Golaud, Arkël’s grandson, gets lost while hunting, and as he wanders through the forest he comes upon Mélisande weeping beside a spring. She, too, is lost, her beautiful clothes torn by the briars and her golden crown fallen into the spring. She is like a little girl when she weeps. Golaud tries to comfort her. Although she will not let him touch her or reach for her crown, which he could have retrieved easily, she follows him out of the forest.
Afraid of Arkël, who wants his grandson to marry the daughter of an enemy to bring peace to the land, Golaud writes his half brother Pelléas that he has married Mélisande and wishes to bring her home if Arkël will forgive him. He will wait near the castle for Pelléas to signal that he and Mélisande could enter. Their mother, Geneviève, persuades Arkël, who is now too old to resist, to give his permission. Pelléas wants to visit a dying friend before Mélisande arrives, but Arkël persuades him to stay for the sake of his own sick father.
When Pelléas takes Mélisande to see Blind Man’s Spring, a delightfully cool place on a stifling day, he realizes that Golaud had already found Mélisande beside a spring. As Pelléas asks her about that meeting, Mélisande, playing with her wedding ring, lets it fall into the water. As the ring falls, the clock in the castle grounds strikes twelve.
At this time as well, Golaud is hunting. When the clock strikes twelve, his horse bolts and runs into a tree, throwing Golaud. He is recovering from his accident when Mélisande comes to tell him that she wants to go away because the castle is too gloomy. He notices that her ring is gone. She says that she had lost it in the grotto by the sea while picking up shells for Little Yniold. Golaud sends her back immediately to find the ring before the tide comes in. Pelléas takes Mélisande to the grotto so that she can describe the place where she claims to have lost Golaud’s wedding ring.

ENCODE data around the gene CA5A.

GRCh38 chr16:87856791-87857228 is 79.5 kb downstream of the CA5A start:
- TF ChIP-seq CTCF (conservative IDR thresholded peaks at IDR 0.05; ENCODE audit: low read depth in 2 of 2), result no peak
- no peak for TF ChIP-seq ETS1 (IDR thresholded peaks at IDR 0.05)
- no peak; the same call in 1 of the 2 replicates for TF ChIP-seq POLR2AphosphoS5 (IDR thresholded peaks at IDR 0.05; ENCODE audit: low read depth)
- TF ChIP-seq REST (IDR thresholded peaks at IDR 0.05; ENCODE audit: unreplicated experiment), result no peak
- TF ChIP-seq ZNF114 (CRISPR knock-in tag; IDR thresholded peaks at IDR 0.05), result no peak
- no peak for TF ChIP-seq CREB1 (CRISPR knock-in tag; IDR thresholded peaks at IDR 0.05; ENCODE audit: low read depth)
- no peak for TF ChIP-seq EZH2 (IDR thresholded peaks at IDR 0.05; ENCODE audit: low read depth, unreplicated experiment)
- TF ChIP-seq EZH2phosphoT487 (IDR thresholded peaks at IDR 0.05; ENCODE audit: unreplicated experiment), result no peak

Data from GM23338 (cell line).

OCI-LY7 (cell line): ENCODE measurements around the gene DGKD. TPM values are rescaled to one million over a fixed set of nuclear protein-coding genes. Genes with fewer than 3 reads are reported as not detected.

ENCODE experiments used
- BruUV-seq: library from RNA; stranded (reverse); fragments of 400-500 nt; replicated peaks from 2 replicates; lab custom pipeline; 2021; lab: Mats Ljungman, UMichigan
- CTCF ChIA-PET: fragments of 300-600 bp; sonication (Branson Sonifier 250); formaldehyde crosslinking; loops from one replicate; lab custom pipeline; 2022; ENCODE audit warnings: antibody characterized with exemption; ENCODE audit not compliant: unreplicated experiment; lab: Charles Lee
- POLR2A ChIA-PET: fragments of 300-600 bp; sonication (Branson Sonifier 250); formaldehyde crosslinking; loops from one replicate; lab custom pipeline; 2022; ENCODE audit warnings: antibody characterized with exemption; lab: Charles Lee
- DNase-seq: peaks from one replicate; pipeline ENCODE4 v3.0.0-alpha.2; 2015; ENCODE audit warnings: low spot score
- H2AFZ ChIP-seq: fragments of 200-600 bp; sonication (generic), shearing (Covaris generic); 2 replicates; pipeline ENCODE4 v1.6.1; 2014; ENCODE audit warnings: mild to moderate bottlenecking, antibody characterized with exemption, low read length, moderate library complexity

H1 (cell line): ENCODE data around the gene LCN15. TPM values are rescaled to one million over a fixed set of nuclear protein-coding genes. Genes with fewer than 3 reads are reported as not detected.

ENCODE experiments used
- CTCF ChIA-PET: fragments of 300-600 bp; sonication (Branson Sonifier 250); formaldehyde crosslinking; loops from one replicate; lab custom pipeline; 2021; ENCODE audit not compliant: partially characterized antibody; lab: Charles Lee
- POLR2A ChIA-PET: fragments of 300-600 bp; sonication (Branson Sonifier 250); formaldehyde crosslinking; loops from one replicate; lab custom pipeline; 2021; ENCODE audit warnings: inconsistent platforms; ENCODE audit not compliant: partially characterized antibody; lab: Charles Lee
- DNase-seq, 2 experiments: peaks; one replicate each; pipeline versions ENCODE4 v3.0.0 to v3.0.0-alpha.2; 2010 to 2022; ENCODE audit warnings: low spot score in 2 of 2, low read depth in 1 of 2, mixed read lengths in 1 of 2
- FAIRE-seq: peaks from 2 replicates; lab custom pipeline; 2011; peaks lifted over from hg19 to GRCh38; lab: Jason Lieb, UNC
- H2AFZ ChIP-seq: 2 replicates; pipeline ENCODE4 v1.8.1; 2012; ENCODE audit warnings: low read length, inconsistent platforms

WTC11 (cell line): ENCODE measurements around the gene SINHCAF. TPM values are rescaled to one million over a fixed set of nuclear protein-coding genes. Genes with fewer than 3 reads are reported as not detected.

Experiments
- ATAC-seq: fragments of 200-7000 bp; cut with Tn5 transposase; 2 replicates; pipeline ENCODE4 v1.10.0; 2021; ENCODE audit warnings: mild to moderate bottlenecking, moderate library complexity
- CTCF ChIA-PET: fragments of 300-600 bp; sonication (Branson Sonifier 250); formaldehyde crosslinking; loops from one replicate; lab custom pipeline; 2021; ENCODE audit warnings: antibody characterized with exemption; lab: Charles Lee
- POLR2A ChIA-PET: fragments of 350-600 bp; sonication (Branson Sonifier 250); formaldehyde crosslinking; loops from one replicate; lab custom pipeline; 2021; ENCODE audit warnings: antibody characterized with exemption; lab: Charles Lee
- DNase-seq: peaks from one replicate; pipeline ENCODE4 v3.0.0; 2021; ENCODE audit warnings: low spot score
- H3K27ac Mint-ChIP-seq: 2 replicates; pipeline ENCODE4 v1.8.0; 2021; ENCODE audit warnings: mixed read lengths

Whenever Golaud is away, Pelléas spends as much time as he can with Mélisande. Usually, Little Yniold is with them. Once, when the little boy was unable to sleep because he said Mélisande would go away, Pelléas takes him to the window to see the swans chasing the dogs. Little Yniold sees his father crossing the courtyard and runs downstairs to meet him. Returning to the room, Little Yniold notices that both Pelléas and Mélisande had been crying.
One night, Mélisande leans from a tower while she combs her beautiful long hair. Pelléas, coming into the courtyard below, entwines his hands in her hair and praises her beauty. When Golaud comes by shortly afterward, Pelléas cannot let go of Mélisande’s hair. Golaud scolds them for playing at night like children.
On some days, the castle has a smell of death. Golaud, convinced that an underground lake in one of the crypts beneath the castle is responsible for the smell, leads Pelléas down into the crypts the next morning to see the lake and smell the overpowering scent of death there. Golaud swings the lantern...
(The entire section is 1250 words.)